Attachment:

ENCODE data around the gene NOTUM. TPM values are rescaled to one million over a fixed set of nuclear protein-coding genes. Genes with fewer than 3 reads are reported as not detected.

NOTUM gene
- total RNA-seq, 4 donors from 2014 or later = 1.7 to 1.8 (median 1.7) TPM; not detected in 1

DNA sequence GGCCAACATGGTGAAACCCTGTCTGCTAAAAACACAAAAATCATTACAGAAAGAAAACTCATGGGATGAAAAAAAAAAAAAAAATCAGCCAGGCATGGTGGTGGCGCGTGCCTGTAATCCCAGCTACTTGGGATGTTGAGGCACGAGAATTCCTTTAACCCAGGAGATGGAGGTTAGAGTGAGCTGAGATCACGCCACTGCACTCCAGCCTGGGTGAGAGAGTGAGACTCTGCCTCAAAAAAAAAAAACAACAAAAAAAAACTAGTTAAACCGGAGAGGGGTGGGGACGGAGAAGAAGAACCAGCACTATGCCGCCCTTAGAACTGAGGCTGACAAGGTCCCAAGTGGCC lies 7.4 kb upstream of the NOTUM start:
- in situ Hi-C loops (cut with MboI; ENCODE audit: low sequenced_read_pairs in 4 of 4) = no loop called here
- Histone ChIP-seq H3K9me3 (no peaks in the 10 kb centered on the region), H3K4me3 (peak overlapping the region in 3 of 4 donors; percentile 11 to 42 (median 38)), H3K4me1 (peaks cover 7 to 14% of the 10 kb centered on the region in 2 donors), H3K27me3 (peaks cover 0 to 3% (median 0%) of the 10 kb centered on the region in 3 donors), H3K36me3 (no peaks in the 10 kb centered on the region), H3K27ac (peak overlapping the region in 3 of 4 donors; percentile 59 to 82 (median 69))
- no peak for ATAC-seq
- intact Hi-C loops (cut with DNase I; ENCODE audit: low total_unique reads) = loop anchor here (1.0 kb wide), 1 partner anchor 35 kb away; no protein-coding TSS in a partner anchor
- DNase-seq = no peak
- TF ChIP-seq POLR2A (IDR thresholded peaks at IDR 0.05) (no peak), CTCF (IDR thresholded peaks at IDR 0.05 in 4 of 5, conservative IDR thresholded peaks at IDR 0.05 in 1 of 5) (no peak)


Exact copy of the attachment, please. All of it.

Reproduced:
ENCODE data around the gene NOTUM. TPM values are rescaled to one million over a fixed set of nuclear protein-coding genes. Genes with fewer than 3 reads are reported as not detected.

NOTUM gene
- total RNA-seq, 4 donors from 2014 or later = 1.7 to 1.8 (median 1.7) TPM; not detected in 1

DNA sequence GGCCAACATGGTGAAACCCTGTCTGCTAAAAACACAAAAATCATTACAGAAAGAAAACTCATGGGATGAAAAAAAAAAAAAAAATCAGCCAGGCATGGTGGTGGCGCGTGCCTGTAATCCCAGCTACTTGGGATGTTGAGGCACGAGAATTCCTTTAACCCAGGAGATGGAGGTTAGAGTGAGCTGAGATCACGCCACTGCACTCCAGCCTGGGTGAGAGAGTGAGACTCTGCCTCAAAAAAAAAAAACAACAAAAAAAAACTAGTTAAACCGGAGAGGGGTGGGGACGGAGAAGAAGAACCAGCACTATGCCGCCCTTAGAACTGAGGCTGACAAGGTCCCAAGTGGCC lies 7.4 kb upstream of the NOTUM start:
- in situ Hi-C loops (cut with MboI; ENCODE audit: low sequenced_read_pairs in 4 of 4) = no loop called here
- Histone ChIP-seq H3K9me3 (no peaks in the 10 kb centered on the region), H3K4me3 (peak overlapping the region in 3 of 4 donors; percentile 11 to 42 (median 38)), H3K4me1 (peaks cover 7 to 14% of the 10 kb centered on the region in 2 donors), H3K27me3 (peaks cover 0 to 3% (median 0%) of the 10 kb centered on the region in 3 donors), H3K36me3 (no peaks in the 10 kb centered on the region), H3K27ac (peak overlapping the region in 3 of 4 donors; percentile 59 to 82 (median 69))
- no peak for ATAC-seq
- intact Hi-C loops (cut with DNase I; ENCODE audit: low total_unique reads) = loop anchor here (1.0 kb wide), 1 partner anchor 35 kb away; no protein-coding TSS in a partner anchor
- DNase-seq = no peak
- TF ChIP-seq POLR2A (IDR thresholded peaks at IDR 0.05) (no peak), CTCF (IDR thresholded peaks at IDR 0.05 in 4 of 5, conservative IDR thresholded peaks at IDR 0.05 in 1 of 5) (no peak)